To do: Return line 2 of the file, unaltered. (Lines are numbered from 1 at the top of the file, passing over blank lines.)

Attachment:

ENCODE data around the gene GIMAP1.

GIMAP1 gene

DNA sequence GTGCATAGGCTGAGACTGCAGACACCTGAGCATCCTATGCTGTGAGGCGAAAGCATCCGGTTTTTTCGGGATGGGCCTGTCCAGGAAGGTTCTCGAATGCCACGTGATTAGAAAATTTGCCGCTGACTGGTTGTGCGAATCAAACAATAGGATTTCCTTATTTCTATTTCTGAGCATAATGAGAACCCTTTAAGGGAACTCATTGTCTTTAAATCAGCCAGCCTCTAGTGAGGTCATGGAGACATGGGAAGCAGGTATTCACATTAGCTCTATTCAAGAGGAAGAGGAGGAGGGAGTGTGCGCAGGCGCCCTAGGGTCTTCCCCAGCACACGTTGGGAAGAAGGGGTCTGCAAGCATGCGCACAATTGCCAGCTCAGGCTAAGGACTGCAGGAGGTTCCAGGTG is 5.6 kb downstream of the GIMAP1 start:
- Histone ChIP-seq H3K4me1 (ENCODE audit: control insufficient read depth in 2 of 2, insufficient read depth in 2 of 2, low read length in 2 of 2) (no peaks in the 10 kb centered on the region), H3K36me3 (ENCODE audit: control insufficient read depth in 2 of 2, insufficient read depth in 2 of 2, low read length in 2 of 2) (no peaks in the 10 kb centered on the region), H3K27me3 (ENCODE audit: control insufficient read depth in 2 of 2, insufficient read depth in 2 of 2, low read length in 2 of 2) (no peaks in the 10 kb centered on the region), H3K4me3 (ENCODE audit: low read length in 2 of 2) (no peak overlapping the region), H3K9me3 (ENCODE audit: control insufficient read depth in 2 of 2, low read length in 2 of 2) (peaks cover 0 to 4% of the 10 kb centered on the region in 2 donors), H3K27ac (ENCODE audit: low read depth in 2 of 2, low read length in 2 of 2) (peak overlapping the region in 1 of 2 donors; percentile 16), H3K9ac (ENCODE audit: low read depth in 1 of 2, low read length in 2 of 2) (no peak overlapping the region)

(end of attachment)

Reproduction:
GIMAP1 gene